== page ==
Scatter Joy

My daughter-in-law is a United Methodist minister and sends me a preview of her Sunday sermon.  She delivers it on line now, as so many other pastors are doing.

Her subject was finding joy.  It seems there isn’t much joy around lately to find unless you are looking really, really hard.

Recently, I attended a funeral for a member of our book club. This was the last such gathering before the admonition to avoid large g She was much loved, and the service was well attended. Later on, we wondered what we could do to keep her presence at future meetings.  (You can’t leave our club by moving away, or even dying.)  Another deceased member is remembered at each meeting when we pass around a dish of “Barbara’s chocolates.”

So how to remember Jane?

Another member showed us birthday card Jane had sent her. The message on it was “Scatter Joy.”

That, we decided, would be a fitting tribute to a woman who found joy in simple things, and radiated that joy to all she met. The card will be displayed at all future gatherings.

So here you have two halves of the whole. Find joy, and scatter joy.

Sometimes we are the receivers, and sometimes we are the givers. But if we find joy, shouldn’t we share it? Sharing joy diminishes nothing.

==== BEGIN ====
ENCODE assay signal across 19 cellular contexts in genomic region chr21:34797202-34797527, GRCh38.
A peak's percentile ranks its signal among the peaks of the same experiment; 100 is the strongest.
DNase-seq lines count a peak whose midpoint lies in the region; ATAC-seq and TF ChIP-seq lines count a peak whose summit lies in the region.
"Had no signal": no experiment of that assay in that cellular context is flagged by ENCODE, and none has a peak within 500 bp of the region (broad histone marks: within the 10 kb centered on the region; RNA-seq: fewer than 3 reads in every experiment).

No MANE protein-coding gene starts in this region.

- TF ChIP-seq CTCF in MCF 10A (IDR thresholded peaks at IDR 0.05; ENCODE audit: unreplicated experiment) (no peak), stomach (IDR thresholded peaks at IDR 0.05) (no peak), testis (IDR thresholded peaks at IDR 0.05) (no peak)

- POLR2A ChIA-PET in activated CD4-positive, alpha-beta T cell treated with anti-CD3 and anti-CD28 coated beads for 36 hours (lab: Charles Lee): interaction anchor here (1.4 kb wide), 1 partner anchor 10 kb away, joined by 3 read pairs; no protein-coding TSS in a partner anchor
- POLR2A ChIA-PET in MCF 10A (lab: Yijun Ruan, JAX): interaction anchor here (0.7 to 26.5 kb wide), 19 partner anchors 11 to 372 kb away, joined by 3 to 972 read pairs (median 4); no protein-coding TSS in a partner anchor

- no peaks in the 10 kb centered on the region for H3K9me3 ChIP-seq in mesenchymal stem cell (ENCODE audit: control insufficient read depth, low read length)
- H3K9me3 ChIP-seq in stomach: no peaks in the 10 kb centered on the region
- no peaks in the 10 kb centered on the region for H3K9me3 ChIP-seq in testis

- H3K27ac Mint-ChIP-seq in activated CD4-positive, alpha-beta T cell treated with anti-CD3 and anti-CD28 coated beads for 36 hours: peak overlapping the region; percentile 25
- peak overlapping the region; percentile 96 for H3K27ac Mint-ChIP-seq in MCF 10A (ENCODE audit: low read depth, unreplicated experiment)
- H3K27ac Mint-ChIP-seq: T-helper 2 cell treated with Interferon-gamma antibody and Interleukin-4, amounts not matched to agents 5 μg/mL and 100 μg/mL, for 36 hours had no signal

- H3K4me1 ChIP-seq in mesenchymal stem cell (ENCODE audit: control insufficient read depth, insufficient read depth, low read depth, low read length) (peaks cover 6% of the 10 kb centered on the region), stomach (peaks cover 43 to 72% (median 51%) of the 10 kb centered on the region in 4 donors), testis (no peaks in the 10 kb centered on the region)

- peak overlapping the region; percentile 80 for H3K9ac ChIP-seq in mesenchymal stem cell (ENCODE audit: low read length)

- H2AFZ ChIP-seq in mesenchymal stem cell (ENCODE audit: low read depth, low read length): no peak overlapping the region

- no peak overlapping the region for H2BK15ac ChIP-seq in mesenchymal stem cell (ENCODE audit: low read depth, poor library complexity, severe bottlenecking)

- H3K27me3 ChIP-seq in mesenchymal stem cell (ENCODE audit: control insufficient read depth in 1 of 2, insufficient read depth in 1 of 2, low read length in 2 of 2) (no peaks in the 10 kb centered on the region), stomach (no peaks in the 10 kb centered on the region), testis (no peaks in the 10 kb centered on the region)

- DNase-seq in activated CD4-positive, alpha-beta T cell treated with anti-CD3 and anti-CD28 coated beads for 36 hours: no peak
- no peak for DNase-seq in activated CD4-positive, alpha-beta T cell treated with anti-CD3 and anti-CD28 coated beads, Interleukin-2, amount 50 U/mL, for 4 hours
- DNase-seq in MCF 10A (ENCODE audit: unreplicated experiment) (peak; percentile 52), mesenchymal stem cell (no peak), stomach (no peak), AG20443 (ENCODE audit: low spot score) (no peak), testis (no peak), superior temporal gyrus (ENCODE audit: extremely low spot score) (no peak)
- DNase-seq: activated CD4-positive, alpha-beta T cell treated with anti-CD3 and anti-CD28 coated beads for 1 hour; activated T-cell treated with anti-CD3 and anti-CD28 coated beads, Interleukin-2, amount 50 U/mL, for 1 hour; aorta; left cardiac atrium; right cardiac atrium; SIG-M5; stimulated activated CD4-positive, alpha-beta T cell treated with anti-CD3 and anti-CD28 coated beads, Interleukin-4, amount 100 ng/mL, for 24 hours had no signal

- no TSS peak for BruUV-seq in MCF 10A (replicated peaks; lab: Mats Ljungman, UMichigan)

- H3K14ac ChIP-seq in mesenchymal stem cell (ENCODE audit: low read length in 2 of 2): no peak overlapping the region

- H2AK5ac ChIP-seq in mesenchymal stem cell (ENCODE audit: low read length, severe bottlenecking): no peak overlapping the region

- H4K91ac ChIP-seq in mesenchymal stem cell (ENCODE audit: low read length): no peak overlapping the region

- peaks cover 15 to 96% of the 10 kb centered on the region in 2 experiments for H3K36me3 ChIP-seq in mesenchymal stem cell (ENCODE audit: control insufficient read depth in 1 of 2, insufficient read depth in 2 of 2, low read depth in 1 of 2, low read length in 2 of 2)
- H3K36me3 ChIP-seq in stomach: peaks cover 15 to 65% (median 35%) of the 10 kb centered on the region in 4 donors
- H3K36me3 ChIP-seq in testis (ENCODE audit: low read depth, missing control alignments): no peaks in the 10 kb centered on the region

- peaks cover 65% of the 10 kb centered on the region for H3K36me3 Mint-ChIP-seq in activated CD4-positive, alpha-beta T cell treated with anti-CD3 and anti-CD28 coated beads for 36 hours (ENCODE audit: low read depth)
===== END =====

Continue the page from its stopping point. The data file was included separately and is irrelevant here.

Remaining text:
I hope that in these dark times you find a little joy. And that if you do, you find it easy to share.

Stay safe. Stay home.




An island never cries

I didn’t expect the response I received after posting last week, both here and on Facebook. My goal was to say that we can turn our emotions, even such raw ones as grief, to  make our writing more authentic.

I didn’t intend to imply that my grief was somehow more deep or valid than anyone else’s. The truth is, at some point we are all going to hit that wall head-on and stagger into a new and confusing reality. And it hurts. There is no “more than” or “less than.” It just hurts.

We will lose those we love. There is no way to sugar coat this fact or turn it  into a euphemism. We will eventually lose our parents. We will lose siblings. Of the three of us, my brother, the youngest, was the first to go. My sister and I couldn’t understand it. We still can’t.

We will lose dear friends and people we admire but don’t know in spite of feeling a close connection to them.

Each loss is another blow, another chipping away at a heart already wounded.

How can you avoid this pain? It isn’t easy, but you can close yourself off. You can be like the subject of Simon and Garfunkel’s song, “I Am a Rock” and tell yourself a rock feels no pain … and an island never cries.Related image

You can distance yourself and avoid intimacy. You can turn your heart to stone.

But is it worth it in the end?

Wouldn’t you rather have had your parents, your spouse, your friend, in spite of the loss? Isn’t the memory of their love dearer than an island’s isolation?

Life hurts, my friends. If it doesn’t, you aren’t living.

But life also holds great joy and grace.

Hold on to that instead of your grief. Grief will diminish (although it never goes away), but joy and grace only increase if you let them.

Blessed are they who mourn, for they will be comforted.



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